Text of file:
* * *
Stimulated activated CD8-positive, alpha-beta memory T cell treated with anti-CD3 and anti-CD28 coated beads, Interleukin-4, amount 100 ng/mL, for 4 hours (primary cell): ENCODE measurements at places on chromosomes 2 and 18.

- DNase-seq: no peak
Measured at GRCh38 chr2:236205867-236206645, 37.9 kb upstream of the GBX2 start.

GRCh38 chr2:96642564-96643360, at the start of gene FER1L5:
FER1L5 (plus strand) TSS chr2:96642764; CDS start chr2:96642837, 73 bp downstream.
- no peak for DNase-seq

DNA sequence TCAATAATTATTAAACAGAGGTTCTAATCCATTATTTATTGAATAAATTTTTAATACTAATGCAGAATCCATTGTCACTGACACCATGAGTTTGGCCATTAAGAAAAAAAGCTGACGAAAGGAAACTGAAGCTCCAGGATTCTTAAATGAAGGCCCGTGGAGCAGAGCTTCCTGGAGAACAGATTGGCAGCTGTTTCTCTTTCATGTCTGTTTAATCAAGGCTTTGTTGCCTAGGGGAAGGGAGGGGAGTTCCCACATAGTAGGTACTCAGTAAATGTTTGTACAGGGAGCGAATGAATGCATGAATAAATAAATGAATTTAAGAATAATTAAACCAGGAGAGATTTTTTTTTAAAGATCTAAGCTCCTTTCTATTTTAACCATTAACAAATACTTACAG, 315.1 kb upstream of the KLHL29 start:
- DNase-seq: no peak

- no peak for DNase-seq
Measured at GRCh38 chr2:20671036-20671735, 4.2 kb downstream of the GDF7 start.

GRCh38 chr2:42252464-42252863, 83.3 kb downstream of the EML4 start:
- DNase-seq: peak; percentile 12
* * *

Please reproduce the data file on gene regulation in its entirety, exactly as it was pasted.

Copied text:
Stimulated activated CD8-positive, alpha-beta memory T cell treated with anti-CD3 and anti-CD28 coated beads, Interleukin-4, amount 100 ng/mL, for 4 hours (primary cell): ENCODE measurements at places on chromosomes 2 and 18.

- DNase-seq: no peak
Measured at GRCh38 chr2:236205867-236206645, 37.9 kb upstream of the GBX2 start.

GRCh38 chr2:96642564-96643360, at the start of gene FER1L5:
FER1L5 (plus strand) TSS chr2:96642764; CDS start chr2:96642837, 73 bp downstream.
- no peak for DNase-seq

DNA sequence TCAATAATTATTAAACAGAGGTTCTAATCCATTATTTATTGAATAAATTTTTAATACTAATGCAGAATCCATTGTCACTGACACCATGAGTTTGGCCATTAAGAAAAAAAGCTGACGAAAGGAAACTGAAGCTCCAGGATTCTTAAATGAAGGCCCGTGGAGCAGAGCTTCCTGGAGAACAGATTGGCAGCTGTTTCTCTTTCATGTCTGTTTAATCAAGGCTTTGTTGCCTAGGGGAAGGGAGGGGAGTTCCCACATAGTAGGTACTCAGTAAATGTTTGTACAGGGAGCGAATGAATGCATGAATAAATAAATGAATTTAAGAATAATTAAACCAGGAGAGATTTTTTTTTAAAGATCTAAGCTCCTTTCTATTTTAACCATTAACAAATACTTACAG, 315.1 kb upstream of the KLHL29 start:
- DNase-seq: no peak

- no peak for DNase-seq
Measured at GRCh38 chr2:20671036-20671735, 4.2 kb downstream of the GDF7 start.

GRCh38 chr2:42252464-42252863, 83.3 kb downstream of the EML4 start:
- DNase-seq: peak; percentile 12